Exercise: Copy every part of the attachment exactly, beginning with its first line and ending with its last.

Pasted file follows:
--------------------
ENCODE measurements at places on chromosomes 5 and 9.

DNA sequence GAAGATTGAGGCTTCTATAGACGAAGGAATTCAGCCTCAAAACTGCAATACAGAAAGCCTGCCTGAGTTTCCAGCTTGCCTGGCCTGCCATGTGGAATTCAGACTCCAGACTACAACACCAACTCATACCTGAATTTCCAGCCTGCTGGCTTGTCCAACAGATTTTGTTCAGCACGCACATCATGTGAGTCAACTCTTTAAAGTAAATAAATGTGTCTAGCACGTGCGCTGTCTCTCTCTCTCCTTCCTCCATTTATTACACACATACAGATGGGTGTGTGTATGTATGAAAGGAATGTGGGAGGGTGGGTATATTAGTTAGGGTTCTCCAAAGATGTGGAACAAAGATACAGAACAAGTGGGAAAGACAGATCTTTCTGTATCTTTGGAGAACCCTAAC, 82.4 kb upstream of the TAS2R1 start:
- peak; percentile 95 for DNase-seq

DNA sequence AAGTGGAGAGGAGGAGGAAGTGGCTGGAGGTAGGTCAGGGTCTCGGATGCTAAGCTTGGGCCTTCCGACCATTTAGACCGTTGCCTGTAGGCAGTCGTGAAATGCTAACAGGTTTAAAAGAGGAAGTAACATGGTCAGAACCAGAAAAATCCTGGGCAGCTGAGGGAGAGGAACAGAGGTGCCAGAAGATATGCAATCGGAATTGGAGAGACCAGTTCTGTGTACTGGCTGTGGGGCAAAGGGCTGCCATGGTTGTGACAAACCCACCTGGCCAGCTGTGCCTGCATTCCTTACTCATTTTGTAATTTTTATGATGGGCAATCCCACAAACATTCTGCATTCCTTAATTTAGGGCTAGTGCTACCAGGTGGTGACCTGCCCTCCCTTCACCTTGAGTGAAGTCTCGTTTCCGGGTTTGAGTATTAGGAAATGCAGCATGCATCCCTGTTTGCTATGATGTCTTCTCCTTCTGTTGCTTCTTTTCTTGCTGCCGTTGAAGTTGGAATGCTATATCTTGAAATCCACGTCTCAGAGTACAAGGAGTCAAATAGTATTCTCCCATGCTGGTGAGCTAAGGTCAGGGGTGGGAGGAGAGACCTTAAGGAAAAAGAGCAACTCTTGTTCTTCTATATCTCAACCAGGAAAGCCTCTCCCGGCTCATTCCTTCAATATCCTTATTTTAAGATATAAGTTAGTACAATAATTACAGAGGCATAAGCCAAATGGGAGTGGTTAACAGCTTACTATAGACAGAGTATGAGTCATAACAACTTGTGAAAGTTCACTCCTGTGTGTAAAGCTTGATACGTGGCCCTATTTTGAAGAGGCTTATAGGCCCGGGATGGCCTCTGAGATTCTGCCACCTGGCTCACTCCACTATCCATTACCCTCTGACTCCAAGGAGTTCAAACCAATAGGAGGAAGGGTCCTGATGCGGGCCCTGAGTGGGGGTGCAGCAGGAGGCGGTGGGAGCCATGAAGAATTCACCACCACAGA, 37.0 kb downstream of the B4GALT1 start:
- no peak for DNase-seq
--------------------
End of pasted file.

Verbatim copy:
ENCODE measurements at places on chromosomes 5 and 9.

DNA sequence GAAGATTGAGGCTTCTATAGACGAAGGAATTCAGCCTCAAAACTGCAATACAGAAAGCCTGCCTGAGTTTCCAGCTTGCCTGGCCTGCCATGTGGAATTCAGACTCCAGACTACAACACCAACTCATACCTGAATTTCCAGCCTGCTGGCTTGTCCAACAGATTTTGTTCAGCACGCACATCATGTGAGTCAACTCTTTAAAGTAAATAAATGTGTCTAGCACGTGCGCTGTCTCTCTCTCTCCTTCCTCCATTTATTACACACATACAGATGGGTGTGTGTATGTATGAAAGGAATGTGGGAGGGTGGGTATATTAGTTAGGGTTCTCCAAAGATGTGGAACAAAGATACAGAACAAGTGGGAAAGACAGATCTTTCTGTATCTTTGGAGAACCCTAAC, 82.4 kb upstream of the TAS2R1 start:
- peak; percentile 95 for DNase-seq

DNA sequence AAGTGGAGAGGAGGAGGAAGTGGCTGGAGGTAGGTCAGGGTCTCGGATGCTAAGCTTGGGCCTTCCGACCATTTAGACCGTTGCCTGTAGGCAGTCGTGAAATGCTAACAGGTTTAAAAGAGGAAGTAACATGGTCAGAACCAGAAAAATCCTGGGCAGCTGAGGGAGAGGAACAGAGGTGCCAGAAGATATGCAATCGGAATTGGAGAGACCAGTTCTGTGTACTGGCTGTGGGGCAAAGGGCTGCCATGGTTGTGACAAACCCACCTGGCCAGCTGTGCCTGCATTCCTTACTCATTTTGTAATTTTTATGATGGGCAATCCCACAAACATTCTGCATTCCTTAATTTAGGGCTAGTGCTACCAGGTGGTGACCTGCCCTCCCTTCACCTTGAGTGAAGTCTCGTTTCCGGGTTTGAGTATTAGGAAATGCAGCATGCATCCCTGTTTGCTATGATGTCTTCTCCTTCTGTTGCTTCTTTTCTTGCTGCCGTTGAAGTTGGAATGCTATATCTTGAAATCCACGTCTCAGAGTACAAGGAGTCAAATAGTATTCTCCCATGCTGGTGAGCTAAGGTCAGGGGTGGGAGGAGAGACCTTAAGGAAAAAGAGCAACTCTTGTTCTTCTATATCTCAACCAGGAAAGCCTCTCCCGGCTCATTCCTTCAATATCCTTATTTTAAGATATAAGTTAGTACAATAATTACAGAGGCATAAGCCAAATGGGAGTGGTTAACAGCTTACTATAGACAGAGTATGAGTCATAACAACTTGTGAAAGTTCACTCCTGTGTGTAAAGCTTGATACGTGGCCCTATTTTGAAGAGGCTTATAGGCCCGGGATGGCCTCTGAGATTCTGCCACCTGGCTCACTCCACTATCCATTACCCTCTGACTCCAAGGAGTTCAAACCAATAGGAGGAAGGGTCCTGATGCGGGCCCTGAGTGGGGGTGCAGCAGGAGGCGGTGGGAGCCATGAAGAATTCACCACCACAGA, 37.0 kb downstream of the B4GALT1 start:
- no peak for DNase-seq